The specific principles and methodology of suggestopedia predetermine the specific character of the teaching and learning process in the language classroom.
The start of each suggestopedic course is preceded by painstaking preparation done by teachers and support staff. First, teachers conduct interviews with all students to
obtain information about their language level, needs and expectations, personality, learning preferences, etc. Next, the aesthetic decoration of the classroom requires a
certain number and proper positioning of grammatical and lexical charts which are always presented on the background of natural scene. Added to these are photos, reproductions
of paintings, etc. Teaching materials, translations in L1, an array of artistic devices, but also report forms, class registers are likewise taken good care of.
The first proper stage of the teaching cycle is represented through introduction to/decoding of the new teaching material presented in a global lesson. It usually lasts about 20 minutes
with the exception of the first day of the course. The global lesson in foreign language suggestopedia is usually a chapter from the textbook (8 chapters on average). The latter resembles,
as already mentioned, a piece of literary work, most often a play. The first introduction at the beginning of each course is lengthier because of the adoption of new roles/personalities
and immersing into the scenario. It is a unique and memorable moment of suggestopedia when teacher and all students choose a new name, nationality, profession, etc. and enter into an
on-going role play which continues till the end of the course. Right from the start they are all engaged in communication getting to know each other and getting a feel for the new language.
Right from the start they sing, dance and play games, all of these in well structured and linguistically purposeful activities. The stage of introduction also aims at decoding the new linguistic
material in the global lesson for active learning through short explanations, the use of wall charts and didactic songs. It also gives some hints about the story line in the chapter of the
text-book and raises the expectations of the learners.
In a state of enhanced motivation and expectations learners encounter the new material at the background of music. This is the famous first séance or first concert session in which the teacher stands upright and the literary text is read slowly and solemnly in harmony with the selected piece of music by classical and pre-classical composers (Mozart, Beethoven, Haydn). For the special selection of concerts based on research refer to Gateva, 1982, 1991). The students are instructed to follow the text in L2 together with the rhythmic reading of the teacher and also read the translation in L1 in the ensuing pauses. Suggestopedic teachers undergo special psychological, musical and voice training in order to reconcile the linguistic agenda with the tempo, dynamics, rhythm and tone of the music. Most important, however, is the skill of the teacher to tune in to the orchestra performance as one of its instruments. Next to it comes the ability to articulate clearly, to give a distinct shape to each sound, word and phrase.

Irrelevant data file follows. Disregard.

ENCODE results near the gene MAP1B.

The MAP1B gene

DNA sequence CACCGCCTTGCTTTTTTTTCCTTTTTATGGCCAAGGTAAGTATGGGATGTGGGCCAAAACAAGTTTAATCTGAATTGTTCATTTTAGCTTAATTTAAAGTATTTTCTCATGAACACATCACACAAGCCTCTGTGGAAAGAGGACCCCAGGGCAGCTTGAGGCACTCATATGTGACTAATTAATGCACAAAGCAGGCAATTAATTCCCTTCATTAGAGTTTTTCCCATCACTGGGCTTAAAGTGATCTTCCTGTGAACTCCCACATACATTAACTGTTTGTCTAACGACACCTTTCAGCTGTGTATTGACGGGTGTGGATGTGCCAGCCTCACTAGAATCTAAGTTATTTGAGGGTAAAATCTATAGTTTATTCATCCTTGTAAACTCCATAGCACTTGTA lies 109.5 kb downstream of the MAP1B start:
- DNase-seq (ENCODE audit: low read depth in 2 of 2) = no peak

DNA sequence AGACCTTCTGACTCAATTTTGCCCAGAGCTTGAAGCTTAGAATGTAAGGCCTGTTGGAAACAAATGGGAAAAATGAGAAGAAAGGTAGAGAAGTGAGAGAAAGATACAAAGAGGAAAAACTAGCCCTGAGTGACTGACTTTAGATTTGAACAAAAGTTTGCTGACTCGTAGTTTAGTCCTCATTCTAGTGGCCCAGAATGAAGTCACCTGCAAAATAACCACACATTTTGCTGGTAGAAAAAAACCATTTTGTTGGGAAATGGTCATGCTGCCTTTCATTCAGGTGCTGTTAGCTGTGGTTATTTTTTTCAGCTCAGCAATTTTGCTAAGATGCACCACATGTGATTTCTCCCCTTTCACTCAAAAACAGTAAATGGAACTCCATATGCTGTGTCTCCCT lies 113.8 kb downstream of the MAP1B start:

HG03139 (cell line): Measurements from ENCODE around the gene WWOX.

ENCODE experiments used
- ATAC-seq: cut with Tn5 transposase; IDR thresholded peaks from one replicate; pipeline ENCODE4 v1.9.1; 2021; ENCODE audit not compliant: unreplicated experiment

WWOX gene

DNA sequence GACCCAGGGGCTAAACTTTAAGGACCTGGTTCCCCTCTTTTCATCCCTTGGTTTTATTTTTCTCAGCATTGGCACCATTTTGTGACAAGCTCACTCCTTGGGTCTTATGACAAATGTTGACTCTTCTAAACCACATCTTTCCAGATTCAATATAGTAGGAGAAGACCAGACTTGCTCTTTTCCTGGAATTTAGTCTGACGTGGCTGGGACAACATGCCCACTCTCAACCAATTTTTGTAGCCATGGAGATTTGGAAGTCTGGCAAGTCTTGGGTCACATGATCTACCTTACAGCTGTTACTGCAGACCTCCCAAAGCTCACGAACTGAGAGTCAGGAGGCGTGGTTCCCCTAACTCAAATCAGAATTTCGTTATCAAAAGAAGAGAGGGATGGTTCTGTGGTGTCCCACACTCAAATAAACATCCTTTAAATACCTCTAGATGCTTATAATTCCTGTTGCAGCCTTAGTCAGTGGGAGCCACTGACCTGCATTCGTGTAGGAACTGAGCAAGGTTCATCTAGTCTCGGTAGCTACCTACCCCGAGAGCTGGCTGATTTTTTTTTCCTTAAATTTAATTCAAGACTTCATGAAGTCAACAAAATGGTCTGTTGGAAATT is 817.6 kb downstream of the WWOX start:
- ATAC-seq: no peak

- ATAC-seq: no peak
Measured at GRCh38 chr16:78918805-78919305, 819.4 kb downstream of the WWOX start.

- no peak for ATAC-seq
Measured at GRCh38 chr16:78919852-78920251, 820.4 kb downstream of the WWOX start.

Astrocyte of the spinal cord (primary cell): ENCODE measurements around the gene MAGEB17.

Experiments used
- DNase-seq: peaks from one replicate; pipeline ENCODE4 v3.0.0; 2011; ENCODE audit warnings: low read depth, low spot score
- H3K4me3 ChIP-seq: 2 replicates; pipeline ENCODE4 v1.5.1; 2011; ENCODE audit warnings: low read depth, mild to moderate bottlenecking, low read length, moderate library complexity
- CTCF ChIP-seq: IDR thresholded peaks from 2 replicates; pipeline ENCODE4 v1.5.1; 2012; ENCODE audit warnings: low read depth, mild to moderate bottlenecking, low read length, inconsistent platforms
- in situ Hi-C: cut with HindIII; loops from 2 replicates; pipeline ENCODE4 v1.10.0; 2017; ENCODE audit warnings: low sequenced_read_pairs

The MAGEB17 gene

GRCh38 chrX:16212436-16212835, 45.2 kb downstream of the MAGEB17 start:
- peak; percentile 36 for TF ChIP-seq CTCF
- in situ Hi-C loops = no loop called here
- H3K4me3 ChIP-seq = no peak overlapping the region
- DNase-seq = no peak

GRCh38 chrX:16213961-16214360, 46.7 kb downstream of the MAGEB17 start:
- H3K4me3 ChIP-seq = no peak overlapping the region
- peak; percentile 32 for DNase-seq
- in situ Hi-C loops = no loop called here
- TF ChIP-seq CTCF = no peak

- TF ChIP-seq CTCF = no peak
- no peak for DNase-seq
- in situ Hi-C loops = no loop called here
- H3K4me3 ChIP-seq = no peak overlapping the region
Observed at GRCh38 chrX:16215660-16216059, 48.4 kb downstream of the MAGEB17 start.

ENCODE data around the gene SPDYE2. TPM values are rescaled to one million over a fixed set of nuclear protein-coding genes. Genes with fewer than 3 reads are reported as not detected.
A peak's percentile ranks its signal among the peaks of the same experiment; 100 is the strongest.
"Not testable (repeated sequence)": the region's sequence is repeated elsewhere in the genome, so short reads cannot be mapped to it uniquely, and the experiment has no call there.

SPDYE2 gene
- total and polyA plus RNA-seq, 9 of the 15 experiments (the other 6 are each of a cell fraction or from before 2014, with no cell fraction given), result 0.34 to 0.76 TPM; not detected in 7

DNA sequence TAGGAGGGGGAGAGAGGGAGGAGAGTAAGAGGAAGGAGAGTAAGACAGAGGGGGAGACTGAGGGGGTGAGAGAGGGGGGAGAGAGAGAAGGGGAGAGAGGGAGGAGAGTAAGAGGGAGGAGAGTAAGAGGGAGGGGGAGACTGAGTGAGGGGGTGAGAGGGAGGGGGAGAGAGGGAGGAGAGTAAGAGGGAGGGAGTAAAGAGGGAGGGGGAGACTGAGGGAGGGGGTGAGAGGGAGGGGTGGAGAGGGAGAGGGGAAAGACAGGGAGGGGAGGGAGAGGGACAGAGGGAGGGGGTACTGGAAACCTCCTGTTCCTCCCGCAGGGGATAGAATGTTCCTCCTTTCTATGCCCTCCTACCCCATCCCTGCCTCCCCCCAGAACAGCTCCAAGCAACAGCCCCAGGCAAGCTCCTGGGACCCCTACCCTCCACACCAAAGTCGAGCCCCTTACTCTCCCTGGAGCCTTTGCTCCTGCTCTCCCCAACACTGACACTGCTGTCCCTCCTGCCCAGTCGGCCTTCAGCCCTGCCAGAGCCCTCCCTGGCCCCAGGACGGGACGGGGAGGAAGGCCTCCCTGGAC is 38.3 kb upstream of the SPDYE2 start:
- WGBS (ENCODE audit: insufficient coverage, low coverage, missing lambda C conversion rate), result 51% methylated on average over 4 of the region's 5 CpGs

The first concert reading is of great importance for acquiring reading and pronunciation habits, for comprehending the new language, for memorising large chunks of the text which will be creatively used at later stages of the learning process.
The splendid music with its emotionality, relaxing effect and positive suggestions balances the large volume of linguistic information and prevents any signs of fatigue or boredom.
The second reading of the same teaching material is done by the teacher during the second concert session at the background of Baroque music (Handel, Vivaldi, Bach). This time the books are closed and learners enjoy entirely the soothing, rhythmic flow of sounds. The teacher sits comfortably and maintains rapport with the students by eye contacting them occasionally. Unlike the first concert session the teacher`s intonation and tempo sound perfectly natural to express the real life situations and characters of the textbook. The articulation remains clear and understandable. Learners have been acquainted with the content of the story, still they hear the same words and expressions through different intonation and rhythmical patterns which facilitates memorization and recall. At the end of the second concert reading the effect of rest is complete.
The first elaboration of the new global lesson (the reproductive phase) takes place during the following two or three days. It goes through several phases and always deals with separate parts of the text (the text is subdivided into meaningful units). It aims to revive and refresh the global lesson presented at the concert session. It develops learners` reading skills, their comprehension of the text, their pronunciation, their memorization of whole lexico-grammatical chunks. Most importantly, in a positive, emotional atmosphere the teacher creates the feeling of confidence that the large volume of material is easily mastered.
Reading and pronunciation phase
The teacher can start with reproducing/pronouncing few chunks of language (of the respective part of the text) using different intonation patterns resembling the classical piece of music or the natural intonation of the situation. Students repeat after the teacher and try to recall the meaning. Generally, at all initial stages they are encouraged to refer to the translation in their native language. Students` repetitions are choral (whole class, smaller groups) and individual. Humorous intonations are often applied-humour and laughter are essential part of the learning process.